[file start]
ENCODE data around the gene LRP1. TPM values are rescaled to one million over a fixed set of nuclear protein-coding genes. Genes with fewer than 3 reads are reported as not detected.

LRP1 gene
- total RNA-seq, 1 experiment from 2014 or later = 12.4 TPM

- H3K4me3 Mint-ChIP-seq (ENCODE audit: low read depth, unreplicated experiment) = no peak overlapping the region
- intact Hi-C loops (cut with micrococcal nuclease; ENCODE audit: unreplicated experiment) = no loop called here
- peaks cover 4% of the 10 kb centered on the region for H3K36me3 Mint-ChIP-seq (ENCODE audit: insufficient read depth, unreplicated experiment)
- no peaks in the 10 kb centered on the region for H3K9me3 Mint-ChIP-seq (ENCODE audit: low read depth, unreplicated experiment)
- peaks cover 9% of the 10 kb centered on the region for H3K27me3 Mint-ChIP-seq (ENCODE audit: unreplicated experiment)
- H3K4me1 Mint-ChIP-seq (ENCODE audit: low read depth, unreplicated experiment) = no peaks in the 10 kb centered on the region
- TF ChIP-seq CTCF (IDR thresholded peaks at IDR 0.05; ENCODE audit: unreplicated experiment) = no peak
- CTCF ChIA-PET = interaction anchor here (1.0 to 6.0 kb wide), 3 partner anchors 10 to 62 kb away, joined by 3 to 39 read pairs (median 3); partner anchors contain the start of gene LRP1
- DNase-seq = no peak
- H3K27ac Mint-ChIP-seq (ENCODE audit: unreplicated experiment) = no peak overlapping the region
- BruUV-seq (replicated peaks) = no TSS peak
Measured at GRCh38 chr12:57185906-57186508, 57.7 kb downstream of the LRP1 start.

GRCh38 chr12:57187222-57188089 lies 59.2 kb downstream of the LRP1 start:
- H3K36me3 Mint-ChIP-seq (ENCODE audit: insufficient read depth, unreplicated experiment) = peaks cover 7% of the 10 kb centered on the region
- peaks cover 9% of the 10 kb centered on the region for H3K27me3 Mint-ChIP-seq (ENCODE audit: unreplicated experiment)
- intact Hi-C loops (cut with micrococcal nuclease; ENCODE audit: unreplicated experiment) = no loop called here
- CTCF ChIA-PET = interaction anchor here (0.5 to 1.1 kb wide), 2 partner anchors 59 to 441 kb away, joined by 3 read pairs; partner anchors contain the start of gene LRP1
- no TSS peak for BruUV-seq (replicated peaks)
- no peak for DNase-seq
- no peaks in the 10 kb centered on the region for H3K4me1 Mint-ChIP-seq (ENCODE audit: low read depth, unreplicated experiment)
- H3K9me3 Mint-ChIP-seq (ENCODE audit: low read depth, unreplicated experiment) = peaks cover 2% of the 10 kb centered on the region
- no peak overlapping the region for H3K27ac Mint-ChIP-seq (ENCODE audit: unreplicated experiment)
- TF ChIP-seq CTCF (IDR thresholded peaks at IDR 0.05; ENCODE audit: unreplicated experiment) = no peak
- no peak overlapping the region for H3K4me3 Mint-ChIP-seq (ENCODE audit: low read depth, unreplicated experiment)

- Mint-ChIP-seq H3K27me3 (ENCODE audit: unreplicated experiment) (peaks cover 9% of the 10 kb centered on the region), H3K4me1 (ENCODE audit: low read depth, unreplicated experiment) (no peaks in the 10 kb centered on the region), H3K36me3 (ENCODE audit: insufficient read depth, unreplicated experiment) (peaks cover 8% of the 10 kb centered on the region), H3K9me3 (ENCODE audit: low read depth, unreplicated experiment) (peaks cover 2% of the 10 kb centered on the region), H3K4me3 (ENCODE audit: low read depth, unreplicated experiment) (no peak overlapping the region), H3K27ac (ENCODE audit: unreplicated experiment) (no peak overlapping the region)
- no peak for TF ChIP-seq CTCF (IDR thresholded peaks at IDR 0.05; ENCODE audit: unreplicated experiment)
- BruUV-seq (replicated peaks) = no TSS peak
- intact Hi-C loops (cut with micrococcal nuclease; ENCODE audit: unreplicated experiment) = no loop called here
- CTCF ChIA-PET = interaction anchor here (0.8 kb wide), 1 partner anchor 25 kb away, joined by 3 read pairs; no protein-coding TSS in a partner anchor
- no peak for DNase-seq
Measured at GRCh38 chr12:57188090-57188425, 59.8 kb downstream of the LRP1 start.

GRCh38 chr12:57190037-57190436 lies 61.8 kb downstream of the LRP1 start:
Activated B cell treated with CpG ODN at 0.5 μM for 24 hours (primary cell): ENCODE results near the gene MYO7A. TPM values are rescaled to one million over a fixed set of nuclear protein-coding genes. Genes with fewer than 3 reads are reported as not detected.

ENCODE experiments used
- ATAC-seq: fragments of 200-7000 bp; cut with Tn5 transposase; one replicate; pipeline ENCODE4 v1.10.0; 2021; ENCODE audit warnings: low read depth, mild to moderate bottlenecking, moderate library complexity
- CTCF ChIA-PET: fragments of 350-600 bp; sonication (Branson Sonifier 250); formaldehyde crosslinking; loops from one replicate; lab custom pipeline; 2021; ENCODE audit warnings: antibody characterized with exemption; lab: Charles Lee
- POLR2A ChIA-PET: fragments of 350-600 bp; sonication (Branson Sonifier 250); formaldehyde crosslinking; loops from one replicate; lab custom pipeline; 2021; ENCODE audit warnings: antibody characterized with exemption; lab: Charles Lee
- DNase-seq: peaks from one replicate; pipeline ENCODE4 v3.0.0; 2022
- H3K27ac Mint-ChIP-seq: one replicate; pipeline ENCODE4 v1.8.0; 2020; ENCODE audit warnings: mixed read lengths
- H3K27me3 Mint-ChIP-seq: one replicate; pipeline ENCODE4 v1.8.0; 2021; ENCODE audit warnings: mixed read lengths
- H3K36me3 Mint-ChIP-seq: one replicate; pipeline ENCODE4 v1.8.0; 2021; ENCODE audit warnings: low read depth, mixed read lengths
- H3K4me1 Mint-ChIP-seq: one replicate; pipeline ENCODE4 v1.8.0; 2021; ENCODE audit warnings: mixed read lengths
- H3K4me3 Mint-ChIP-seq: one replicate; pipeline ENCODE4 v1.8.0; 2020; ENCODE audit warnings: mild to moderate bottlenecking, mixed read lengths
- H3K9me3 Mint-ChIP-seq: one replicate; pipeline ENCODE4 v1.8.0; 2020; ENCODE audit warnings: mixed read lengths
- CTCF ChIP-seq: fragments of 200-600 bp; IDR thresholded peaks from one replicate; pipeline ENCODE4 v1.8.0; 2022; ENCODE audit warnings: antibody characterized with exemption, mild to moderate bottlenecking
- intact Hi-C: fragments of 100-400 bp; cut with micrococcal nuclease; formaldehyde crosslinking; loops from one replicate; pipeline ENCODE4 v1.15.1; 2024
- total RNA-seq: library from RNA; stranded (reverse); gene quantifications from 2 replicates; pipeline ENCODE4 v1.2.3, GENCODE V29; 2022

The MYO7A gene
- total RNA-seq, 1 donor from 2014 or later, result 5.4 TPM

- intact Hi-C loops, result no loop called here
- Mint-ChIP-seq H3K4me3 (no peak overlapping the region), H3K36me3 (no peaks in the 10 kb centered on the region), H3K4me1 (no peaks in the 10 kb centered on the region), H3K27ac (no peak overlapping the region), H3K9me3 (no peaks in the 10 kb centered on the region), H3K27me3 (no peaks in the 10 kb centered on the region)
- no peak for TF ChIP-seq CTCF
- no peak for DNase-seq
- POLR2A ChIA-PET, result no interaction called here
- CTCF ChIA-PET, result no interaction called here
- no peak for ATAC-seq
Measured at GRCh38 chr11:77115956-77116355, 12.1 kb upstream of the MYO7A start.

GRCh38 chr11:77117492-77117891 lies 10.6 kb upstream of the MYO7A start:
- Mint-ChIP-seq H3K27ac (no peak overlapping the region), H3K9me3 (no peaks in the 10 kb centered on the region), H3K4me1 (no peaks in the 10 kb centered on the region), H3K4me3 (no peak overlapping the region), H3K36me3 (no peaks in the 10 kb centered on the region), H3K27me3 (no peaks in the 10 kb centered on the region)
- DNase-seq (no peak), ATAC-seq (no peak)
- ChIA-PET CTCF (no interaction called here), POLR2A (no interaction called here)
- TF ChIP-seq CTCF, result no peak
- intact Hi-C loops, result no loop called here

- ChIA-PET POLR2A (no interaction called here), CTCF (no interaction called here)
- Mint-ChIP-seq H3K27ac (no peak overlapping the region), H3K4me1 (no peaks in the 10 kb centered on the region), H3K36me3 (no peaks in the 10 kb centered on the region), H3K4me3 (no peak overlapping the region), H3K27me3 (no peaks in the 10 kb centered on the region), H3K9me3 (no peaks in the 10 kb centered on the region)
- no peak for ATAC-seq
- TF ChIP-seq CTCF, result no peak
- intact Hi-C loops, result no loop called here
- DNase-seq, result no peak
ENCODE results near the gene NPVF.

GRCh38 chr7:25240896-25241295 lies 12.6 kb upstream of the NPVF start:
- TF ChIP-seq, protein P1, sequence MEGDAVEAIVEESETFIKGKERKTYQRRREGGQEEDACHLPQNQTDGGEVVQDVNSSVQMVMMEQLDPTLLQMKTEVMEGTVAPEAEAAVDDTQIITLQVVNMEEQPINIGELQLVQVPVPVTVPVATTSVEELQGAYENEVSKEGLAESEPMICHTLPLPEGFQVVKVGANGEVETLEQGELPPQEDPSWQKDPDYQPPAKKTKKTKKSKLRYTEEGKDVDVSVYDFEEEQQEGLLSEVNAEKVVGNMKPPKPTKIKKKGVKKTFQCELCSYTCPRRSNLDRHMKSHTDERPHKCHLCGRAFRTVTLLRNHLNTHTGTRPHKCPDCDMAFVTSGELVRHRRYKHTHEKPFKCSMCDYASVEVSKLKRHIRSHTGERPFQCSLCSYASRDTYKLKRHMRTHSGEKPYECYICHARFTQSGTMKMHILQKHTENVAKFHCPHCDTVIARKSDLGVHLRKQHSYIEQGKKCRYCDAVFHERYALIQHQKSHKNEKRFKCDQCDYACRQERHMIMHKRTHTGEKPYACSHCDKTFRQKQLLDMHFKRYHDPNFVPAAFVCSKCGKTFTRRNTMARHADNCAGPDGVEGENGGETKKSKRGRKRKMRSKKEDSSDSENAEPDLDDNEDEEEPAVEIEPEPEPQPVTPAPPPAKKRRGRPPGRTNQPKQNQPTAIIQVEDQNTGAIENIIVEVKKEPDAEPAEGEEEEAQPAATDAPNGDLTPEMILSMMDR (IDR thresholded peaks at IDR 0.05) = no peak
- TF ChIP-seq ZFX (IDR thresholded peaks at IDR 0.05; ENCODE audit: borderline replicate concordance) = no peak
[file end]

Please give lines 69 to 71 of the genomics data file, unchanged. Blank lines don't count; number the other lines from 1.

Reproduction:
- no peak for ATAC-seq
- TF ChIP-seq CTCF, result no peak
- intact Hi-C loops, result no loop called here